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How to Set Up a Surround Sound System

December 28, 2017
Written by Nick Bock

Setting up a Surround Sound System:

A Step-by-Step Guide to a Simple System

It’s Nick Bock again, you may have already read my guide on how to hook up a stereo system.

Back in 2007, I started working at the Stereo Barn to help out in the showroom.

I set up, priced, cleaned, and dismantled the demo equipment on a near-daily basis. I quickly learned the in’s and out’s of hooking up surround sound systems because of that experience.

When I started, I knew the red wires went into the red holes and the black wires went into the black holes, and that was about it!

What I realized is a lot of people coming to our store looking for a surround sound system might not have the slightest clue how to set one up.

Understandably, most people don’t have years of experience connecting surround sound systems so I made this guide to help as many people as possible.

My goal is to walk you through how to set up a simple surround sound system so you can enjoy watching your favorite TV shows, series, and movies.

What do you need to set up a surround sound system?

Having worked in the audio/video business for the past few years, I’m no stranger to hooking up a surround sound system. On an almost daily basis, I’m connecting or disconnecting receivers, cable boxes, Blu Ray players, Apple TVs or whatever so I take for granted how easy it is for me to do so after all this time.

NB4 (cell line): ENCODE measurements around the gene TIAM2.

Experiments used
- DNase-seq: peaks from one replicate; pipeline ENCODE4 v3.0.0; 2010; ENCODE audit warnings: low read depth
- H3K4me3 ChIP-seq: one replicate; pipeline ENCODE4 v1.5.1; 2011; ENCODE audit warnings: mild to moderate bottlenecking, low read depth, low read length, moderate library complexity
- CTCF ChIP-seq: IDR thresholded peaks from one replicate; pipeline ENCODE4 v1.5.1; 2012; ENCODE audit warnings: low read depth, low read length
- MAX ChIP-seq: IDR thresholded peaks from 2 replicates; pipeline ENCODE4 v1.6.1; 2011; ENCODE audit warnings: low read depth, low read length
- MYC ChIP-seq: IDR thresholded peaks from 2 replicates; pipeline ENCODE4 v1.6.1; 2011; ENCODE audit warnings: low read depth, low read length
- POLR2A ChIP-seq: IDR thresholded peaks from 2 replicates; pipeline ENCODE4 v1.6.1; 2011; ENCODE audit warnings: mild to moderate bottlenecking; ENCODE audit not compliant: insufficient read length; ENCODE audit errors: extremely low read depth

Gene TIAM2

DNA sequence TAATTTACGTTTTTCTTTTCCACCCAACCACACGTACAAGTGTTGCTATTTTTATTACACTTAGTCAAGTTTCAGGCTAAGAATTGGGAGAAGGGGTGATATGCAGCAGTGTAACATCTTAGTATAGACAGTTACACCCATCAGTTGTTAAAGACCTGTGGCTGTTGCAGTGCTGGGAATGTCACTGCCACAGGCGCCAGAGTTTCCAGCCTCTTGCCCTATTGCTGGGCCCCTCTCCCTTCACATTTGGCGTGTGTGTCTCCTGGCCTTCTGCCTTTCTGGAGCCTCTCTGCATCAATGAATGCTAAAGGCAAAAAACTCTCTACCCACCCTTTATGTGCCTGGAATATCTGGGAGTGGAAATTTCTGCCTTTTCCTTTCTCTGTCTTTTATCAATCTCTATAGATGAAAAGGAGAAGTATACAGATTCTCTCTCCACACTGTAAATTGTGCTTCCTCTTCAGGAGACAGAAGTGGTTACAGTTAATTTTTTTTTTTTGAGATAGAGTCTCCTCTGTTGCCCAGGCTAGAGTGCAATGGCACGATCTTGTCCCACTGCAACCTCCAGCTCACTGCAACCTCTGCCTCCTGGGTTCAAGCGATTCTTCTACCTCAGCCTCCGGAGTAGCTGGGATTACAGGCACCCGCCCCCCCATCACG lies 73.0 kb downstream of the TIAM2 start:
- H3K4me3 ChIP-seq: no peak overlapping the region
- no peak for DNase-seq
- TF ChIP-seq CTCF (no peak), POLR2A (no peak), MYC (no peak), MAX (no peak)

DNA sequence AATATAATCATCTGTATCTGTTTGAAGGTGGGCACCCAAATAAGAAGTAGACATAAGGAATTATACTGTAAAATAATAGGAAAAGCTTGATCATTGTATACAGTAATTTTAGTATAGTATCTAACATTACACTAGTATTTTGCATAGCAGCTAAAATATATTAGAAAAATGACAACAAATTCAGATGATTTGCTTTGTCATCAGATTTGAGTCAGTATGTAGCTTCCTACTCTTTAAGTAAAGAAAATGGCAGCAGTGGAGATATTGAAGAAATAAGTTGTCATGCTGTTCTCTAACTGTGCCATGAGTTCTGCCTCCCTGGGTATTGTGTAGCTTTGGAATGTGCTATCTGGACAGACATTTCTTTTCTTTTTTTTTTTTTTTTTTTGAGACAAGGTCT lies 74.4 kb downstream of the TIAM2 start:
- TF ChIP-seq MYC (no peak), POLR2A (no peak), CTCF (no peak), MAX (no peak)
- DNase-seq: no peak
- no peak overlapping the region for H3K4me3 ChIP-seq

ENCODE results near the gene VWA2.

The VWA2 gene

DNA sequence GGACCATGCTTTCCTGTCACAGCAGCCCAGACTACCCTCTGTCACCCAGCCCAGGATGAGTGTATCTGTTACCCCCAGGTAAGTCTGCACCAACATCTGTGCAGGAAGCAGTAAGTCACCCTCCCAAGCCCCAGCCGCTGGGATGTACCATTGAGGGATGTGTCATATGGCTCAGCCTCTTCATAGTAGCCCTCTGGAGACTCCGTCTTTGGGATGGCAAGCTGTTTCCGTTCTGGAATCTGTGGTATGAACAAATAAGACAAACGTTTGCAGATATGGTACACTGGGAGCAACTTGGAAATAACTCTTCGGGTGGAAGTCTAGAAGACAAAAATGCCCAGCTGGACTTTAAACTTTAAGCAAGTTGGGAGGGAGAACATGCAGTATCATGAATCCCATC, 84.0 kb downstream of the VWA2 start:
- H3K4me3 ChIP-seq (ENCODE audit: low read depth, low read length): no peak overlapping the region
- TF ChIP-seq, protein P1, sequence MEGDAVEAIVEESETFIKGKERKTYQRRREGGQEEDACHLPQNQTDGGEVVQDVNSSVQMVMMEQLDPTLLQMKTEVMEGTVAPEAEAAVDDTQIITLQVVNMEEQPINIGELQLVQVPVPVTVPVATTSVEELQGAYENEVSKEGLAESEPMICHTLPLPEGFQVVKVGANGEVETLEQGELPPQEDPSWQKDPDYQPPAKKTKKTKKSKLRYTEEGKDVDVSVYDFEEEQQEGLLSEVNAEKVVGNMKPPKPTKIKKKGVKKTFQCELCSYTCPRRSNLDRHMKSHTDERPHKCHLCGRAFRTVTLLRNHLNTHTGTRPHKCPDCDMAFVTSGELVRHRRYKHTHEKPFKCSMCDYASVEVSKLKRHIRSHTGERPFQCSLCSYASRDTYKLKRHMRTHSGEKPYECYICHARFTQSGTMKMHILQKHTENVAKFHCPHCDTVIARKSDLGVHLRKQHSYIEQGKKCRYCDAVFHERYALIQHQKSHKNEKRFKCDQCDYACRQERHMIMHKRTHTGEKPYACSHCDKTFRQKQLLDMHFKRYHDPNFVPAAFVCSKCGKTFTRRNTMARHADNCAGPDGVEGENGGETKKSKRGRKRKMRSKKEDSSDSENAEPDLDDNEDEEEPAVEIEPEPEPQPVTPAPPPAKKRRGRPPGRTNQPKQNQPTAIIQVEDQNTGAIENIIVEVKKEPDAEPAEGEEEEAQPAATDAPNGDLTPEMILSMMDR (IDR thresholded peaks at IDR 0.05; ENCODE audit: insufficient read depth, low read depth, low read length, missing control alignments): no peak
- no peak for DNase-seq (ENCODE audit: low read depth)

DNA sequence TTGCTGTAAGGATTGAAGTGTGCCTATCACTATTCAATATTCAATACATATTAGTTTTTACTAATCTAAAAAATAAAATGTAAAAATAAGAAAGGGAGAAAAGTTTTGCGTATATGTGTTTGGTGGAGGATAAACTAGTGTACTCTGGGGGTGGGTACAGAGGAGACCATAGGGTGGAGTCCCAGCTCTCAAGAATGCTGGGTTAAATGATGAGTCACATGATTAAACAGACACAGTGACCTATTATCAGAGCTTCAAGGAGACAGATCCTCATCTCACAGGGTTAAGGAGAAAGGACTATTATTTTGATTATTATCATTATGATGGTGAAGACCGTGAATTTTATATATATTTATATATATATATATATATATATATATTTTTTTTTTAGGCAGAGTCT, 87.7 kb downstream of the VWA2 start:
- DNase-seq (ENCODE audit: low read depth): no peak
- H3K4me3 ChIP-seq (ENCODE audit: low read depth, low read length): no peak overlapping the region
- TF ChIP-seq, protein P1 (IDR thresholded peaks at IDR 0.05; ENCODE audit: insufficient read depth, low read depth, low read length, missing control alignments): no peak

Again, many people don’t know what you need to do to connect a good surround sound setup and that knowledge isn’t something people are just born with (or else I wouldn’t be writing this!).

So, before I dive into any lengthy explanations, here’s a simple list of everything you need for a basic surround sound system:

  1. Display – The display is your TV or projector. This handles the visual side of your home theater system.
  2. Surround sound receiver – The receiver organizes your sources and amplifies the sound.
  3. Sources – A source is anything you get audio/video from, like a Blu Ray player, cable/satellite box, Apple TV, AM/FM radio, iPod, CD player, etc.